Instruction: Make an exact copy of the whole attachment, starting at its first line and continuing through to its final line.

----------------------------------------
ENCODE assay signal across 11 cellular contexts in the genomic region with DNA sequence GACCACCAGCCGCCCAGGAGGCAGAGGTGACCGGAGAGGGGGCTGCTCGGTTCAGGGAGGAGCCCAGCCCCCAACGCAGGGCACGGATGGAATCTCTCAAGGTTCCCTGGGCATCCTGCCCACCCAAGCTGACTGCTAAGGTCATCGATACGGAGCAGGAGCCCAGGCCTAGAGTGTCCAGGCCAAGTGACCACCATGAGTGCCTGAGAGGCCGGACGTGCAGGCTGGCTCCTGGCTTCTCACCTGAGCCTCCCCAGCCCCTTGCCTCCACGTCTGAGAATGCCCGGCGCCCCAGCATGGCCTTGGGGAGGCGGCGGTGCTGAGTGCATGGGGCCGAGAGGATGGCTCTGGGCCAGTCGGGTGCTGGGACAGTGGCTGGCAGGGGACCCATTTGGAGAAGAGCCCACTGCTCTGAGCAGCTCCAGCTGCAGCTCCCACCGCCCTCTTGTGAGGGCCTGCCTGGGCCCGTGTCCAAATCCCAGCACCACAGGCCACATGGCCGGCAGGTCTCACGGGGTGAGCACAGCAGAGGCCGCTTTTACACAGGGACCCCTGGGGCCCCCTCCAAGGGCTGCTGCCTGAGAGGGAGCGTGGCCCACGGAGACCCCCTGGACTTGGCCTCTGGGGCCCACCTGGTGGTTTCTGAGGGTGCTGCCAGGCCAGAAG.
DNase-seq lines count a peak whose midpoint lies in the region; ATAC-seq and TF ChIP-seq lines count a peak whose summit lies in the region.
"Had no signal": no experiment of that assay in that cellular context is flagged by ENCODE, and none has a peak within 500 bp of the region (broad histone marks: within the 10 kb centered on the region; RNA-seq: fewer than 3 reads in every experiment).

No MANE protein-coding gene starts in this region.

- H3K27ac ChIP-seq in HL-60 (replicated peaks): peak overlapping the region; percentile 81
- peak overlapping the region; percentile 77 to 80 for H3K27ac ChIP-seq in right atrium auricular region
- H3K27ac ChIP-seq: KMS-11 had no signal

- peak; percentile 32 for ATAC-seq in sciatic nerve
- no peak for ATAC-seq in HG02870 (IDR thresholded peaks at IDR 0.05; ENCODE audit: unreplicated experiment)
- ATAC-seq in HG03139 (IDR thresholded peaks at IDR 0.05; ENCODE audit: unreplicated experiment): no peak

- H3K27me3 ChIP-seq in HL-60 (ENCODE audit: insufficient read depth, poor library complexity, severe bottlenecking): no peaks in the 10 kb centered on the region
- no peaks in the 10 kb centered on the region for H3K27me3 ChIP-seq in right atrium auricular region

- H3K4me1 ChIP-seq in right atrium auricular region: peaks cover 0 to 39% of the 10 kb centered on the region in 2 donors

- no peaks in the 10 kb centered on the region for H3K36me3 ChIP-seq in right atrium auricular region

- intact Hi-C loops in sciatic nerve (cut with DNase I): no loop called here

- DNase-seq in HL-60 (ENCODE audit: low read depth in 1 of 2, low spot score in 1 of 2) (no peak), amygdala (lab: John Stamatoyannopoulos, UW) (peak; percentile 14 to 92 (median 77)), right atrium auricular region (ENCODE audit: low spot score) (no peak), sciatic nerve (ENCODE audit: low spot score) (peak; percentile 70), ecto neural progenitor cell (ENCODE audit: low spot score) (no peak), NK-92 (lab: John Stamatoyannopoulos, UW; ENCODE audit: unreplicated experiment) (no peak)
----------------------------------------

ENCODE assay signal across 11 cellular contexts in the genomic region with DNA sequence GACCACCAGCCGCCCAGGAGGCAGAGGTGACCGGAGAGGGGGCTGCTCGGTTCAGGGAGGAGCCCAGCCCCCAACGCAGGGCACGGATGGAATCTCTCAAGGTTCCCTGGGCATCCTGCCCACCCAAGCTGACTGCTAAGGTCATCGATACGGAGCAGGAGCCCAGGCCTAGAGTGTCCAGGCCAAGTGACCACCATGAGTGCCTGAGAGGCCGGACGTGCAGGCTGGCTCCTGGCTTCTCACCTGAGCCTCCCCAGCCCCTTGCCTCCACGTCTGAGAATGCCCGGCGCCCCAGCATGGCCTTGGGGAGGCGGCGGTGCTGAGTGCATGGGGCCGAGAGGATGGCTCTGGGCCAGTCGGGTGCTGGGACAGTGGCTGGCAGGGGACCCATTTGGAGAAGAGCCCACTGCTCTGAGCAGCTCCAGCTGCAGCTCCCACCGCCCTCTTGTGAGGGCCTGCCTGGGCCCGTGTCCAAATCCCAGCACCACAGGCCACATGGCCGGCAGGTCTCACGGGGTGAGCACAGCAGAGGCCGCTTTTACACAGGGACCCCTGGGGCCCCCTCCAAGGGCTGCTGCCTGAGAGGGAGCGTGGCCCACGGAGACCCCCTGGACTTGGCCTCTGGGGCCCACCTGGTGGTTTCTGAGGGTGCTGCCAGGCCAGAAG.
DNase-seq lines count a peak whose midpoint lies in the region; ATAC-seq and TF ChIP-seq lines count a peak whose summit lies in the region.
"Had no signal": no experiment of that assay in that cellular context is flagged by ENCODE, and none has a peak within 500 bp of the region (broad histone marks: within the 10 kb centered on the region; RNA-seq: fewer than 3 reads in every experiment).

No MANE protein-coding gene starts in this region.

- H3K27ac ChIP-seq in HL-60 (replicated peaks): peak overlapping the region; percentile 81
- peak overlapping the region; percentile 77 to 80 for H3K27ac ChIP-seq in right atrium auricular region
- H3K27ac ChIP-seq: KMS-11 had no signal

- peak; percentile 32 for ATAC-seq in sciatic nerve
- no peak for ATAC-seq in HG02870 (IDR thresholded peaks at IDR 0.05; ENCODE audit: unreplicated experiment)
- ATAC-seq in HG03139 (IDR thresholded peaks at IDR 0.05; ENCODE audit: unreplicated experiment): no peak

- H3K27me3 ChIP-seq in HL-60 (ENCODE audit: insufficient read depth, poor library complexity, severe bottlenecking): no peaks in the 10 kb centered on the region
- no peaks in the 10 kb centered on the region for H3K27me3 ChIP-seq in right atrium auricular region

- H3K4me1 ChIP-seq in right atrium auricular region: peaks cover 0 to 39% of the 10 kb centered on the region in 2 donors

- no peaks in the 10 kb centered on the region for H3K36me3 ChIP-seq in right atrium auricular region

- intact Hi-C loops in sciatic nerve (cut with DNase I): no loop called here

- DNase-seq in HL-60 (ENCODE audit: low read depth in 1 of 2, low spot score in 1 of 2) (no peak), amygdala (lab: John Stamatoyannopoulos, UW) (peak; percentile 14 to 92 (median 77)), right atrium auricular region (ENCODE audit: low spot score) (no peak), sciatic nerve (ENCODE audit: low spot score) (peak; percentile 70), ecto neural progenitor cell (ENCODE audit: low spot score) (no peak), NK-92 (lab: John Stamatoyannopoulos, UW; ENCODE audit: unreplicated experiment) (no peak)